Implications of the global increase of diabetes for tuberculosis control and patient care.
until further notice
SourceTropical Medicine & International Health, 15, 11, (2010), pp. 1289-1299
1 november 2010
Article / Letter to editor
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Tropical Medicine & International Health
SubjectN4i 1: Pathogenesis and modulation of inflammation; N4i 2: Invasive mycoses and compromised host; N4i 3: Poverty-related infectious diseases; NCEBP 13: Infectious diseases and international health; NCEBP 13: Infectious diseases and international health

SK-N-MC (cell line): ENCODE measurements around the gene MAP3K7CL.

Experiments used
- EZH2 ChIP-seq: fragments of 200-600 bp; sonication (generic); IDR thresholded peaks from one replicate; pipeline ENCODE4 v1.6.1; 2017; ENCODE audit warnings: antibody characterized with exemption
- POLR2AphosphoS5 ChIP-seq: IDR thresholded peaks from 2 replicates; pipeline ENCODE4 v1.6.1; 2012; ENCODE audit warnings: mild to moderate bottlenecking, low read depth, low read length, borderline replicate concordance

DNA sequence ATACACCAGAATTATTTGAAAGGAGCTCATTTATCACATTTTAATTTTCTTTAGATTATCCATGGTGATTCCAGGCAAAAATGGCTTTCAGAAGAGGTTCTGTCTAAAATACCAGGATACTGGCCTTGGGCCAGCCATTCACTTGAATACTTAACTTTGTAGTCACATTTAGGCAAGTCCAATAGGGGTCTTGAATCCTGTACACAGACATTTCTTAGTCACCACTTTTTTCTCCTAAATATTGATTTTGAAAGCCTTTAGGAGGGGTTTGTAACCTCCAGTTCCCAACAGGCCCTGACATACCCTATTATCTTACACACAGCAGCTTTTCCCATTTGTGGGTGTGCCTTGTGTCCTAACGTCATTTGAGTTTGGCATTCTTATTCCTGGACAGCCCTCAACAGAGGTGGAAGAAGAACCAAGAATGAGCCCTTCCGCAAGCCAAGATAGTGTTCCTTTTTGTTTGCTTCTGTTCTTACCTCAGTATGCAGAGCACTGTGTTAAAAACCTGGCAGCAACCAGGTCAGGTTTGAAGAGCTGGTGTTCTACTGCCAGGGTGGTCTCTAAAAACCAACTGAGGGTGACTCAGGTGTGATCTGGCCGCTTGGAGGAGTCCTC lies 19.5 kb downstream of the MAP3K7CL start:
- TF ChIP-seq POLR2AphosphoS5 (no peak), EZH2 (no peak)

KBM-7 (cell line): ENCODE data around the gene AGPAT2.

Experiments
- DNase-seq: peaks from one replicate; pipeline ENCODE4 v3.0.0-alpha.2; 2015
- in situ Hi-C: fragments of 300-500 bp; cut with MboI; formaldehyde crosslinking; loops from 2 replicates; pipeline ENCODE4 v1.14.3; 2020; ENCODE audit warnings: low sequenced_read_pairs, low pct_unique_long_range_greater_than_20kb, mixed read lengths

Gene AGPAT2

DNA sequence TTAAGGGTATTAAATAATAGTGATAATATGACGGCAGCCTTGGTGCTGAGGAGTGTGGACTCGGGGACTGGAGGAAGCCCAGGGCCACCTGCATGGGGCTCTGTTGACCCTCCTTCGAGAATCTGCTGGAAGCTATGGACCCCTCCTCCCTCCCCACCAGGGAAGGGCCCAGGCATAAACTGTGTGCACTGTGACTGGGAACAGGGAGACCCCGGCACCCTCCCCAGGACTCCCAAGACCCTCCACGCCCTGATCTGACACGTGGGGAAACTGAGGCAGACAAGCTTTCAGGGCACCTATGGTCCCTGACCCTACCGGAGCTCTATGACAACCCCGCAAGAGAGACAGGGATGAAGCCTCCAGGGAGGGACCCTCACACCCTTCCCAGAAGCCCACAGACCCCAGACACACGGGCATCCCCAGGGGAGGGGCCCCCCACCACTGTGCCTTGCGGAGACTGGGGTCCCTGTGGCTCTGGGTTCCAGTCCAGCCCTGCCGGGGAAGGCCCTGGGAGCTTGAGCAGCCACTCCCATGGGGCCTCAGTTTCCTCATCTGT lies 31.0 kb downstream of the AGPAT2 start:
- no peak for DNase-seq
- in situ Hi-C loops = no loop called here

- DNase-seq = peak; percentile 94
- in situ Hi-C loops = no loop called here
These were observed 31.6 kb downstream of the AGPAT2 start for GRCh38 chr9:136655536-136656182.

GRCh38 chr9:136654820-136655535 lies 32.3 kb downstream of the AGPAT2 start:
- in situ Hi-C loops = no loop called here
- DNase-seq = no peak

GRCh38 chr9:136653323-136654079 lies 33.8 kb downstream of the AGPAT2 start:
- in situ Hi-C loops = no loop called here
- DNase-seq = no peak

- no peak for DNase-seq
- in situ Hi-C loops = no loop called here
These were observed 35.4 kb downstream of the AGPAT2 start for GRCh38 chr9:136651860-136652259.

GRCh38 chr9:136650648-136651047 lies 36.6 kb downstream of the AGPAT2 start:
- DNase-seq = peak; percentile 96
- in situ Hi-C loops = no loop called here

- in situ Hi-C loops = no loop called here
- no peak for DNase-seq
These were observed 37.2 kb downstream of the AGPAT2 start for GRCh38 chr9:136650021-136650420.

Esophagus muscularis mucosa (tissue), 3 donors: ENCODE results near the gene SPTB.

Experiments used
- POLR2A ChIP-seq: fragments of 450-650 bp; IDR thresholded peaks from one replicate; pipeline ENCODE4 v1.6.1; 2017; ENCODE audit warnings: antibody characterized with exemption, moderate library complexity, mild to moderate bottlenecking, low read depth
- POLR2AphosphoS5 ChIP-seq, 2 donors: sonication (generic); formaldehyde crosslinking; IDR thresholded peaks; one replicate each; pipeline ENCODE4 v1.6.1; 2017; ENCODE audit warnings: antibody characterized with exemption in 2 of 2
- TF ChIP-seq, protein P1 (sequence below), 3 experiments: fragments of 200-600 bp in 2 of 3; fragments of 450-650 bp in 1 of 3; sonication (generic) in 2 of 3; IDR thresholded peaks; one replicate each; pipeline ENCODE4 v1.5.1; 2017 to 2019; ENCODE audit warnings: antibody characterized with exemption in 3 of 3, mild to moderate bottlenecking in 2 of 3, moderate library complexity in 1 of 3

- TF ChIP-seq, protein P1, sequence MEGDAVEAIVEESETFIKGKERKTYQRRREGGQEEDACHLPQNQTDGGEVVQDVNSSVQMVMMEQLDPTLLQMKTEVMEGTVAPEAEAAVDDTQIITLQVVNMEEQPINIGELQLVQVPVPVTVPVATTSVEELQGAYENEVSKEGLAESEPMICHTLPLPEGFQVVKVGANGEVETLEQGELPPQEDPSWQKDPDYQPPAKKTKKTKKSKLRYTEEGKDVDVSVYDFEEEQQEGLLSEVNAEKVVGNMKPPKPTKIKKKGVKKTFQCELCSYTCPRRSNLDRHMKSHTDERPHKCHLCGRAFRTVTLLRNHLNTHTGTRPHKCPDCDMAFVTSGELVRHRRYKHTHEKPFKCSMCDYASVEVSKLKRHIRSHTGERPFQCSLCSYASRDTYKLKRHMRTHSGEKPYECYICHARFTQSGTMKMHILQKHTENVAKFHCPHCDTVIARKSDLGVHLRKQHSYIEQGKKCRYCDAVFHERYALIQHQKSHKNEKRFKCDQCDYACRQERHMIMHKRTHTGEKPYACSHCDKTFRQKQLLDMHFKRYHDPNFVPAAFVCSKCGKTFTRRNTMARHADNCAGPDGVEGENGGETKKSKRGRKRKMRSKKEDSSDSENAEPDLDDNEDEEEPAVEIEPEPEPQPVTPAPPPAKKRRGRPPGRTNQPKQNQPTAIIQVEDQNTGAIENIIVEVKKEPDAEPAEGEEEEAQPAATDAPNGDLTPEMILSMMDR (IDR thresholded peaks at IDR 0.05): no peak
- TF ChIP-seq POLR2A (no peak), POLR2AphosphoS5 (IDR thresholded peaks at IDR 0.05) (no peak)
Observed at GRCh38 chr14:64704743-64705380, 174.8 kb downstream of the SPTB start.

OBJECTIVES: To review the current knowledge about tuberculosis (TB) and diabetes, assessing the implication of the global increase of diabetes for TB control and patient care. METHODS: Systematic literature review. RESULTS: Using public databases, it can be estimated that 12.6% (95% CI 9.2-17.3%) of new TB cases in the 10 countries with the highest TB burden will be attributable to TB in 2030, a relative increase of 25.5% compared to 2010. Diabetes is associated with a higher age and body weight among patients with TB, but probably not with a specific clinical presentation of TB. Rifampicin hampers glycemic control by increasing the metabolism of most oral antidiabetic drugs, while diabetes patients may have lower concentrations of anti-TB drugs. This might be one factor contributing to higher TB treatment failure rates. CONCLUSIONS: The global epidemic of diabetes has implications for control and treatment of TB. Prospective studies are needed to improve prevention, early detection and treatment of concomitant diabetes and TB, especially in developing countries.
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